The purpose of this study was to compare the effects of 2 mg/kg fluprazine (a serotonergic psychoactive drug with antiaggressive properties) on intrasexual attack, infanticide, and predation (on an insect larva) in males and females of wild and Swiss mice. The results showed that, in both stocks of mice, fluprazine significantly inhibited intrasexual and infanticidal attack in both sexes, but predatory attack was not altered by the drug treatment. Motivational and neural substrates underlying intrasexual attack and infanticide appear, thus, to be related to each other, and similarly modulated in both males and females. Conversely, predatory attack seems to be under a different neurohumoral control. The similar regulation of proximal mechanisms of aggressive behavior observed in wild and Swiss mice suggests a common neurobiology of aggression. For this reason, the outbred laboratory Swiss mice appear to be a reliable model for studies on causal and functional mechanisms of aggression.

Comparing different forms of male and female aggression in wild and laboratory mice: an ethopharmacological study / Ferrari, Pier Francesco; Palanza, Paola; John R., Rodgers; Marisa, Mainardi; Parmigiani, Stefano. - In: PHYSIOLOGY & BEHAVIOR. - ISSN 0031-9384. - 60:(1996), pp. 549-554. [10.1016/S0031-9384(96)80030-8]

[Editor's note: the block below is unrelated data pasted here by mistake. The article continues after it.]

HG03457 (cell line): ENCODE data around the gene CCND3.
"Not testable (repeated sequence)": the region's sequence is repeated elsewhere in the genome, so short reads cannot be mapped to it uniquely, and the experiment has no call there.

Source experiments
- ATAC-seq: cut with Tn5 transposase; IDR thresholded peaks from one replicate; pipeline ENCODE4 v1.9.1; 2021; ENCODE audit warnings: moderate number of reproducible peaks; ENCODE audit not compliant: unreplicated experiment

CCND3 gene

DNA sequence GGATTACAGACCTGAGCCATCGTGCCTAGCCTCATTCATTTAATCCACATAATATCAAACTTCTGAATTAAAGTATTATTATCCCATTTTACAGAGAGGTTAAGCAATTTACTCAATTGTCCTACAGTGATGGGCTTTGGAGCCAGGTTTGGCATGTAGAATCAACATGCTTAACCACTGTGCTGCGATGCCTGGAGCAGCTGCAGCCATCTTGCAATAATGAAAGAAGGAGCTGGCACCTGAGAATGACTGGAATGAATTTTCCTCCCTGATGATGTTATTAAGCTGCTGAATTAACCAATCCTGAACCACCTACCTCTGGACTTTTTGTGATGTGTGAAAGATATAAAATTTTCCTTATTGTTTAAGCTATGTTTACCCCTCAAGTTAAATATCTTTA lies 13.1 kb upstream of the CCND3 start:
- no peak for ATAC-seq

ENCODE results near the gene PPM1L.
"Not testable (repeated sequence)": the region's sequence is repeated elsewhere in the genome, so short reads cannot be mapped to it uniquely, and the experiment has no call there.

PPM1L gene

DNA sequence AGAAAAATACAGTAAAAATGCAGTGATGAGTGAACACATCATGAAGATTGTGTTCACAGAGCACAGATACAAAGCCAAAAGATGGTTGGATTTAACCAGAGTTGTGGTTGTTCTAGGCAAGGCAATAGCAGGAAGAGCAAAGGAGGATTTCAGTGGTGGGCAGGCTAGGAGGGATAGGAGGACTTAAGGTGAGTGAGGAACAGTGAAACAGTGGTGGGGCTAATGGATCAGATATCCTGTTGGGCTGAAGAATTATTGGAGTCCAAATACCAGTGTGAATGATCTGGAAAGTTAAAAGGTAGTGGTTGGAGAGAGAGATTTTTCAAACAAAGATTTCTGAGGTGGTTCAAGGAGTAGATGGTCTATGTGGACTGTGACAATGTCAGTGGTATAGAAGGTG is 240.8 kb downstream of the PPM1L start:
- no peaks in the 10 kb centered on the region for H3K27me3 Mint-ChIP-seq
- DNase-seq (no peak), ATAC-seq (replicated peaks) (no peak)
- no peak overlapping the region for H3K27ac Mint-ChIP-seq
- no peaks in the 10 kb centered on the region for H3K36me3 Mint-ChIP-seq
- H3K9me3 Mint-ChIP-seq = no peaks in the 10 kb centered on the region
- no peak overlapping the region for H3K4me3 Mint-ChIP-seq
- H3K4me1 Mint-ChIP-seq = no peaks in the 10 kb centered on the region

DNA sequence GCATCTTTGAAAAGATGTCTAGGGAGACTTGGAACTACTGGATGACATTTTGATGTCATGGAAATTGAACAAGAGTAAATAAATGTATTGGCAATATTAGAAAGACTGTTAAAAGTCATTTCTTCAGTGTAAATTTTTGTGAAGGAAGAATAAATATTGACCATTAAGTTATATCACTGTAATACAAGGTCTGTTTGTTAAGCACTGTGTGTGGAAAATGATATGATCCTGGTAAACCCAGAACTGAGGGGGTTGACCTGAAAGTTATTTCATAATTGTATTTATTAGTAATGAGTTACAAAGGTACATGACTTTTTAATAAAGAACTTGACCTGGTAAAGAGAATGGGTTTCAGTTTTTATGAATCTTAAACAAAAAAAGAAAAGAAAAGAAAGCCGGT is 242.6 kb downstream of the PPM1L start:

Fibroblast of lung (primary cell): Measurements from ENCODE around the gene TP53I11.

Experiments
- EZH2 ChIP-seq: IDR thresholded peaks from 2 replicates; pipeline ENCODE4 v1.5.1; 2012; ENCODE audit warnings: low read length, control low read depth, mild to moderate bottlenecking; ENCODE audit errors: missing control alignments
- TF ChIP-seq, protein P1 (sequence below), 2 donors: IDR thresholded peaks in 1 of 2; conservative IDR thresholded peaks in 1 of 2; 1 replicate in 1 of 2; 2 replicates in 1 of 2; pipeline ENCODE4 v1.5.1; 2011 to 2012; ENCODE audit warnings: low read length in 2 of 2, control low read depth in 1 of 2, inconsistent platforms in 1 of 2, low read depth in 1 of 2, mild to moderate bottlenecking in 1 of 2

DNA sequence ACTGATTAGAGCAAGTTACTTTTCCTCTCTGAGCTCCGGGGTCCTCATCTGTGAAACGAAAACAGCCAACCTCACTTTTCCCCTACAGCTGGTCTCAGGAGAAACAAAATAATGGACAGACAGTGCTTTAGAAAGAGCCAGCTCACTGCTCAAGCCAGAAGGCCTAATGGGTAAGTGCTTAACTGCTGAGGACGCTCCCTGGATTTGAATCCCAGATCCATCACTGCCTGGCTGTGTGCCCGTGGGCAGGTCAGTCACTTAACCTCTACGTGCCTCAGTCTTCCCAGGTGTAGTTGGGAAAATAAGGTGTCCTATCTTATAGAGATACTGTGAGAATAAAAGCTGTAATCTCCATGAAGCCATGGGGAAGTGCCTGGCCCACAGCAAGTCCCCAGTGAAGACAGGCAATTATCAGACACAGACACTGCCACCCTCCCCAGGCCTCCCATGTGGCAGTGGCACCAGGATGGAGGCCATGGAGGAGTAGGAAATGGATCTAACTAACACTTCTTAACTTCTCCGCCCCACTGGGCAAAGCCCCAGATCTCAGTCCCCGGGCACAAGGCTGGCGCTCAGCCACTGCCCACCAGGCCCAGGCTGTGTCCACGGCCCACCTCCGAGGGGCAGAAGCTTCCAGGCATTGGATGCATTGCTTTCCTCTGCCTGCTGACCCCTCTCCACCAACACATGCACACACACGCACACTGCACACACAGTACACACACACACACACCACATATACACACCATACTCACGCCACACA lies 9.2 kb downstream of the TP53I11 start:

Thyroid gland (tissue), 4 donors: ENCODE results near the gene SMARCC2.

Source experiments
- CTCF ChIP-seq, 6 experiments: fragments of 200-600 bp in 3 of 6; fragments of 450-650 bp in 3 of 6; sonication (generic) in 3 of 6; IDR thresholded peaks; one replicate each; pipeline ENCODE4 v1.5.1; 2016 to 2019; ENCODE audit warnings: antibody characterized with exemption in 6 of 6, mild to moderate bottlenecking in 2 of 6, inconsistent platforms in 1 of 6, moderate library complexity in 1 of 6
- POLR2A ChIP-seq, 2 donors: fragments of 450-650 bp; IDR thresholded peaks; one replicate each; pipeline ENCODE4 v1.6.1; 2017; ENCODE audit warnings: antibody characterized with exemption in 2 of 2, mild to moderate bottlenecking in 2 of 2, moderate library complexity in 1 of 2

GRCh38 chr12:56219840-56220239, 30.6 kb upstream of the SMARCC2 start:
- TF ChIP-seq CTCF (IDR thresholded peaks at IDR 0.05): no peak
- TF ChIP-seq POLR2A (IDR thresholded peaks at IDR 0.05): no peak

Comparing different forms of male and female aggression in wild and laboratory mice: an ethopharmacological study

FERRARI, Pier Francesco;PALANZA, Paola;PARMIGIANI, Stefano
1996-01-01

Abstract

The purpose of this study was to compare the effects of 2 mg/kg fluprazine (a serotonergic psychoactive drug with antiaggressive properties) on intrasexual attack, infanticide, and predation (on an insect larva) in males and females of wild and Swiss mice. The results showed that, in both stocks of mice, fluprazine significantly inhibited intrasexual and infanticidal attack in both sexes, but predatory attack was not altered by the drug treatment. Motivational and neural substrates underlying intrasexual attack and infanticide appear, thus, to be related to each other, and similarly modulated in both males and females. Conversely, predatory attack seems to be under a different neurohumoral control. The similar regulation of proximal mechanisms of aggressive behavior observed in wild and Swiss mice suggests a common neurobiology of aggression. For this reason, the outbred laboratory Swiss mice appear to be a reliable model for studies on causal and functional mechanisms of aggression.
Comparing different forms of male and female aggression in wild and laboratory mice: an ethopharmacological study / Ferrari, Pier Francesco; Palanza, Paola; John R., Rodgers; Marisa, Mainardi; Parmigiani, Stefano. - In: PHYSIOLOGY & BEHAVIOR. - ISSN 0031-9384. - 60:(1996), pp. 549-554. [10.1016/S0031-9384(96)80030-8]
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Utilizza questo identificativo per citare o creare un link a questo documento: https://hdl.handle.net/11381/2433956
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